On May 24, 2022, the Eighth Circuit Court of Appeals decided the United States v. Gonzalez-Carmona[i], which serves as an excellent review of the law related to traffic stops and consent searches under the Fourth Amendment. The relevant facts of Gonzalez-Carmona are as follows:
Gonzalez-Carmona was driving a rental car on I-80 in Iowa when Deputy Brian Miller pulled her over for going 60 in a 55 mph zone. When he approached the car, Miller smelled an “overwhelming” scent of candles. He asked for identification, and Gonzalez-Carmona gave him a California license and the rental car agreement. She apologized for speeding and explained that she and the passenger, Giovani Andres Jiminez, rented the car in Las Vegas a few days before. Miller, standing on the passenger side of the car, had trouble hearing Gonzalez-Carmona and asked her to get out and talk with him behind the car.
Gonzalez-Carmona told Miller that she and Jiminez, her boyfriend, were going to Iowa. When Miller told her they were already in Iowa, she said they were going to a restaurant in Iowa and then to Ohio. Miller asked her about the rental agreement, which stated the car was due back in Las Vegas the previous day. Gonzalez-Carmona explained that they got an extension. Miller then asked who rented the car. Gonzalez-Carmona did not immediately respond, but looked down at the rental agreement, appearing to search for a name before responding that Jiminez rented it.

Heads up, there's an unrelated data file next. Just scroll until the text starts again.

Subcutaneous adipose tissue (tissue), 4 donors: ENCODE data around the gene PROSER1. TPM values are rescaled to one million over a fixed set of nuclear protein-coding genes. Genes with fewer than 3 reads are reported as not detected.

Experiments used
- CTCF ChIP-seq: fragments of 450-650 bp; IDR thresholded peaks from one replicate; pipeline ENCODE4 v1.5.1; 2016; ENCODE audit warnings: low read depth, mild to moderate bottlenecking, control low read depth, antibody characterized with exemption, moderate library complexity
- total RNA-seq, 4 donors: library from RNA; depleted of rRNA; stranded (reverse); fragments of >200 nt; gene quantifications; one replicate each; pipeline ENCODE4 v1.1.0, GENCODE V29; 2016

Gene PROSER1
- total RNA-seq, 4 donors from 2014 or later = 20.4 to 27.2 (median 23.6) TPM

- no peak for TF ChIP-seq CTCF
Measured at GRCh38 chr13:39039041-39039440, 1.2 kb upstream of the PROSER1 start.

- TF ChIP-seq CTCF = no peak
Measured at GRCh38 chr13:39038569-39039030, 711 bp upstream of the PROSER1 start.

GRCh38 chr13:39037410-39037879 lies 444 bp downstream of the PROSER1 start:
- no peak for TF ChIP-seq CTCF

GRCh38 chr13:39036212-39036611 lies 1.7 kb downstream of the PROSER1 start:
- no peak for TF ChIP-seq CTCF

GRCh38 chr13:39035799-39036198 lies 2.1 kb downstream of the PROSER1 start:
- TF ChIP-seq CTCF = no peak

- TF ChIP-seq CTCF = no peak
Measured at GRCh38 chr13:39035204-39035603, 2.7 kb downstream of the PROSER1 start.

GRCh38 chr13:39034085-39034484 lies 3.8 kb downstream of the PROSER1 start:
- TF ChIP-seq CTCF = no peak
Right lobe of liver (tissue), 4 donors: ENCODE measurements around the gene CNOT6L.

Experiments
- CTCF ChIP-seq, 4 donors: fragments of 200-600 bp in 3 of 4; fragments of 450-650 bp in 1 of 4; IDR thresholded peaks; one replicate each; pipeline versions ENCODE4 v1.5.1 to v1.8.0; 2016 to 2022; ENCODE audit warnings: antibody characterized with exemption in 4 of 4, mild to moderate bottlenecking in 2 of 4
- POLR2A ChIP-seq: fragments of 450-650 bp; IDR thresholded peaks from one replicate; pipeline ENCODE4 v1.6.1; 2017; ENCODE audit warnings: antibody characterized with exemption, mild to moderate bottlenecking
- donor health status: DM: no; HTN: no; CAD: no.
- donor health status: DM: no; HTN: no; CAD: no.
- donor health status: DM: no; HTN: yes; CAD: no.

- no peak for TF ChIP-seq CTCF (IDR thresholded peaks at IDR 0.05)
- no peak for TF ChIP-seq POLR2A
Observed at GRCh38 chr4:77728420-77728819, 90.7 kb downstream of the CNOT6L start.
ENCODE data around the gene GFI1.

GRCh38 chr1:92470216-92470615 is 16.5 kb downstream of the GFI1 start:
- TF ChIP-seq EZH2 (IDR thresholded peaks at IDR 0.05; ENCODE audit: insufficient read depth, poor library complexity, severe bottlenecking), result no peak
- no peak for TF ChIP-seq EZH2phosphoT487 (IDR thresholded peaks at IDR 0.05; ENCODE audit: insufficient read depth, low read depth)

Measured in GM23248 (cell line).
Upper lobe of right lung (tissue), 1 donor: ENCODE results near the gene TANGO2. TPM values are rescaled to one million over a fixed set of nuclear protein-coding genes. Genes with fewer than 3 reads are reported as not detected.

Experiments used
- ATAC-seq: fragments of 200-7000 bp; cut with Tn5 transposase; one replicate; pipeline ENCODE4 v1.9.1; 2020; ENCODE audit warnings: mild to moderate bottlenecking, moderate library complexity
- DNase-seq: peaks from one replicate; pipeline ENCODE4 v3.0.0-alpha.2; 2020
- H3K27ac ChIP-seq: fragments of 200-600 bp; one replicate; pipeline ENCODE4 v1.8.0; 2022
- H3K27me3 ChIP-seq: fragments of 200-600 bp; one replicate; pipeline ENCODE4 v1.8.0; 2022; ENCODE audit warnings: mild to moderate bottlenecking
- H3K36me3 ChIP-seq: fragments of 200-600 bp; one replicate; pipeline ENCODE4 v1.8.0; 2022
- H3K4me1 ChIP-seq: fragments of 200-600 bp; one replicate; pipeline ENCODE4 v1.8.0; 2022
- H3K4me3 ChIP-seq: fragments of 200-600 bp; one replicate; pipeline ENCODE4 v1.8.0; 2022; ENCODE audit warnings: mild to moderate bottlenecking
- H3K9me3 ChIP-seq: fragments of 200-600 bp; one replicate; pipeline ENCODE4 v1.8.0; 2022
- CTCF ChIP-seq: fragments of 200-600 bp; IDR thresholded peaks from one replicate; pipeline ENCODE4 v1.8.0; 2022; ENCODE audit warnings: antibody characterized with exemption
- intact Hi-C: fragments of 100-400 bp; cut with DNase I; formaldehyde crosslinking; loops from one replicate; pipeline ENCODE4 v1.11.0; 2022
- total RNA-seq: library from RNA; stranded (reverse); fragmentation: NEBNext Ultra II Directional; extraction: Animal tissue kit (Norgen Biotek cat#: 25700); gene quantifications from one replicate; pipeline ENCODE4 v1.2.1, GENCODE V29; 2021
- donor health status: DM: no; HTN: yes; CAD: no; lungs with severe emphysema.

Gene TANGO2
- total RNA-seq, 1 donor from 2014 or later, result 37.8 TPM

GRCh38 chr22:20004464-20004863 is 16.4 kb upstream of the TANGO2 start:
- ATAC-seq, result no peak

Miller then returned to the car to speak with Jiminez, who told him that they were on their way to Des Moines to “look around” and then would return to Las Vegas. Miller asked if they planned on traveling to any other states, and Jiminez said no.
Miller went back to his patrol car to issue a warning citation. Because Gonzalez-Carmona’s license would not scan, he asked her for her current address. She said that she moved from California to Las Vegas two months before, but she did not know her Las Vegas address. She could only describe it as near the Tropicana hotel. Miller asked if she had any mail with her current address, and she responded that she was still getting her mail in California.
Miller finished the citation manually and asked if Gonzalez-Carmona had any questions, and if there was anything illegal in the car. Both Gonzalez-Carmona and Jiminez said that there was not. Miller asked if he could search the car. He showed them a consent-to-search form in English and Spanish and asked if they had any questions. They verbally consented to the search but did not sign the form. Miller asked them to get out of the car and walk ahead, gesturing toward the shoulder. Gonzalez-Carmona started to drive the car where he gestured. Miller placed his hand on the car and told them to get out and walk. They both got out of the car and stood on the shoulder. In the trunk, Miller found three bundles of Firestarter logs with 28.4 pounds of heroin hidden inside. He arrested Gonzalez-Carmona and Jiminez.[ii]
Gonzalez-Carmona was subsequently charged with federal drug violations. She filed a motion to suppress the evidence, arguing that the deputy violated her rights under the Fourth Amendment. The district court denied the motion and Gonzalez-Carmona pleaded guilty with the right to appeal the denial of the motion to suppress. She filed a timely appeal.